Lansky was a notorious American criminal who, despite their fame, lived out their life in safety and relative freedom. Of the remainder in his era and line of work, all else but him either died or ended up in prison. There is reason to believe that this was thanks to specific photographs and recordings which Lansky acquired by way of parties in which kompromat was generated by way of intoxication and child prostitution. He had many close connections in business and government, and along with the Mafia was even involved in the war effort during WWII.
Criminal organisations have long been a perfect resource for intelligence agencies, and this is no different today. Indeed, the government that does not to some extent integrate these into its functioning thereby allows an regulated competitor, a parallel power is a risk in itself as well as a presenting a vulnerability which may be exploited by others. While one could destroy them, this would be inefficient and perhaps even prove impossible; it is thus thought far wiser to use them. These provide the state with a line of sight on its own shadow. Just as the queers have been integrated, so also have the criminals and other shadow networks of association; and that is what these are, what all once was—as legibility and integration into government is never a given, must always be constructed.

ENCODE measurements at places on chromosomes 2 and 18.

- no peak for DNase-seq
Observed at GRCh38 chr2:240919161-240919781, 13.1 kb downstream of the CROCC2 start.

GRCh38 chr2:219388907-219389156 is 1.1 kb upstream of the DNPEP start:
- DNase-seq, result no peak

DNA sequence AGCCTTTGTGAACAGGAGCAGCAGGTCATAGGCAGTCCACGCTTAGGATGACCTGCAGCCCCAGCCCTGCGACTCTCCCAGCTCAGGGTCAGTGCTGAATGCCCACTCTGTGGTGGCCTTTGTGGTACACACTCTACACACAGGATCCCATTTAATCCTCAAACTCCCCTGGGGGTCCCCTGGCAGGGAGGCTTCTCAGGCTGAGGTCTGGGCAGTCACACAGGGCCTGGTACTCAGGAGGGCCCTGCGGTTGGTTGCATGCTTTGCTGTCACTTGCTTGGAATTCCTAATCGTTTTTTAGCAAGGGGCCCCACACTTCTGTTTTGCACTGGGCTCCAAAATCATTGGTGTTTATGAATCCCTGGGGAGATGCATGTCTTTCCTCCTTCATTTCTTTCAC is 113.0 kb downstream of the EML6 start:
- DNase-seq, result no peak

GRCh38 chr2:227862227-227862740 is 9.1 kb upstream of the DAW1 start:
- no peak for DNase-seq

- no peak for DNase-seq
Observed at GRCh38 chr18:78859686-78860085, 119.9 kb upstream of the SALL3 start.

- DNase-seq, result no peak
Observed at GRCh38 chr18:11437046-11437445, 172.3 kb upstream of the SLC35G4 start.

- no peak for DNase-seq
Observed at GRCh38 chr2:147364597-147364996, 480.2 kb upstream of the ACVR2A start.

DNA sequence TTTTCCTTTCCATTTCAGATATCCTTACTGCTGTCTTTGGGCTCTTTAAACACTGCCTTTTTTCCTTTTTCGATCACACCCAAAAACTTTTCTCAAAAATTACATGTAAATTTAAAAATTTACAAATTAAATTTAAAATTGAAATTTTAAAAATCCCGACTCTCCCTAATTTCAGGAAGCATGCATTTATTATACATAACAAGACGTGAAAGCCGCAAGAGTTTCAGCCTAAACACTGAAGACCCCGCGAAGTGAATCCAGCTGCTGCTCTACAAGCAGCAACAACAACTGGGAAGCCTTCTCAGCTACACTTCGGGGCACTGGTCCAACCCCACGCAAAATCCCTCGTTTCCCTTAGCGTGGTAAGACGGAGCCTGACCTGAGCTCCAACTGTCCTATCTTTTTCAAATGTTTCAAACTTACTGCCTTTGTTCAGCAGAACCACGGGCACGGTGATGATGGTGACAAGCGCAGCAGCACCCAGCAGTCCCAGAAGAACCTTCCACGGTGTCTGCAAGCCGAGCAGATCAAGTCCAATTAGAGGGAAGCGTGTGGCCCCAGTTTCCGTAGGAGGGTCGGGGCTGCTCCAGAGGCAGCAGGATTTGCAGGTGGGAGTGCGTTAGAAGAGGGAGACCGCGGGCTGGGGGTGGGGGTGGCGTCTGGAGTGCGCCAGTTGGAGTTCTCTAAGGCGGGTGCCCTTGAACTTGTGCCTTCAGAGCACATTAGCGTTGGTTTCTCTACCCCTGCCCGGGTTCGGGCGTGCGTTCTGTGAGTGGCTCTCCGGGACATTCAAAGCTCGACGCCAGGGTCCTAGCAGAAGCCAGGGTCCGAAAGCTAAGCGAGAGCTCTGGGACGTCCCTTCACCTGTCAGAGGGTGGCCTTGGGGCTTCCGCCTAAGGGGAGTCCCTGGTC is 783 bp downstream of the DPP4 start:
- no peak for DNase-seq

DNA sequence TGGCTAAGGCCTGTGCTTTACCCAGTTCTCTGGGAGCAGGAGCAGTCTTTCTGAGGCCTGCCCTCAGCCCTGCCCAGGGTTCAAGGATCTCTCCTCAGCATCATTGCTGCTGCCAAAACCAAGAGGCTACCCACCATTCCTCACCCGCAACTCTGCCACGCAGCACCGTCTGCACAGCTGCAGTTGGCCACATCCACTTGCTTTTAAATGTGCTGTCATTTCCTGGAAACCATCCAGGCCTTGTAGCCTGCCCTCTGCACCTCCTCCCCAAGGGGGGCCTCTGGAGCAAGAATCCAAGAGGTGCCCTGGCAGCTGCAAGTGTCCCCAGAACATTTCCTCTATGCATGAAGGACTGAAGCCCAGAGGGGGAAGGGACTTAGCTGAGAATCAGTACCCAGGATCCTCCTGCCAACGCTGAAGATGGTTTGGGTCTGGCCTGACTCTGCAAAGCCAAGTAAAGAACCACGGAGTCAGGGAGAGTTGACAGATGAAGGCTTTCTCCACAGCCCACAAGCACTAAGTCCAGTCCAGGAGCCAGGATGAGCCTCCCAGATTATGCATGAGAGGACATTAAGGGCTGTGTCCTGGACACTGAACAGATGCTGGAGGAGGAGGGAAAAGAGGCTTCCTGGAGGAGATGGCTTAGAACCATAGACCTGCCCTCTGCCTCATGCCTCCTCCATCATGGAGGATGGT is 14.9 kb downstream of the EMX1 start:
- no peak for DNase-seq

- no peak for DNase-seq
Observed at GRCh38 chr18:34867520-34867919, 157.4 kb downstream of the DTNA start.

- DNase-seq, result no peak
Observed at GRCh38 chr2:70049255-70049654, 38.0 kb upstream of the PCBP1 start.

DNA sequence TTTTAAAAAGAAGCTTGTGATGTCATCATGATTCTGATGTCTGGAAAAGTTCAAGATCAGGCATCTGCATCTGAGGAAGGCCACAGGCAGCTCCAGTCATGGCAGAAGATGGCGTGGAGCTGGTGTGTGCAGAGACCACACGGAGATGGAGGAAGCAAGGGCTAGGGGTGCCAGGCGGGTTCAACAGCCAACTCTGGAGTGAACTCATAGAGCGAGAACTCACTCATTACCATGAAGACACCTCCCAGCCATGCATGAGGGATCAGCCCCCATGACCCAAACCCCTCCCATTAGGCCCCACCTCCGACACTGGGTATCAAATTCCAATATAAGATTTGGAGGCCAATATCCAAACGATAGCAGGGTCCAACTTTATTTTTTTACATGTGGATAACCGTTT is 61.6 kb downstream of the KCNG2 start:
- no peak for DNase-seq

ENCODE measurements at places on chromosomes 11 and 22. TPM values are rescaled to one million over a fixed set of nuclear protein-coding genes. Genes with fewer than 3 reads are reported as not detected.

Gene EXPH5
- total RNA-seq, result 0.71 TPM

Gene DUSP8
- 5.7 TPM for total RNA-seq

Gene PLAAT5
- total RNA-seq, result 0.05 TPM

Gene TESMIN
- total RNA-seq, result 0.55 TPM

The Enlightenment can be read as the progressive illumination of actuality by various centers of calculation. These dispel the shadow from a territory by rendering it perceptible, whether legible via inscriptions or otherwise by mechanical reproduction. These are communicated and translated by actors within a network, including frequent interplay between the ideal (imagination) and the material (inscription). A link in the chain receives a representation, inspects and then passes it along in accordance with some protocol—whether unconscious or formalised, even mechanical; as when such gestures are embedded in sorting machines, etc. These are all key ingredients within the network processes that constitute This World.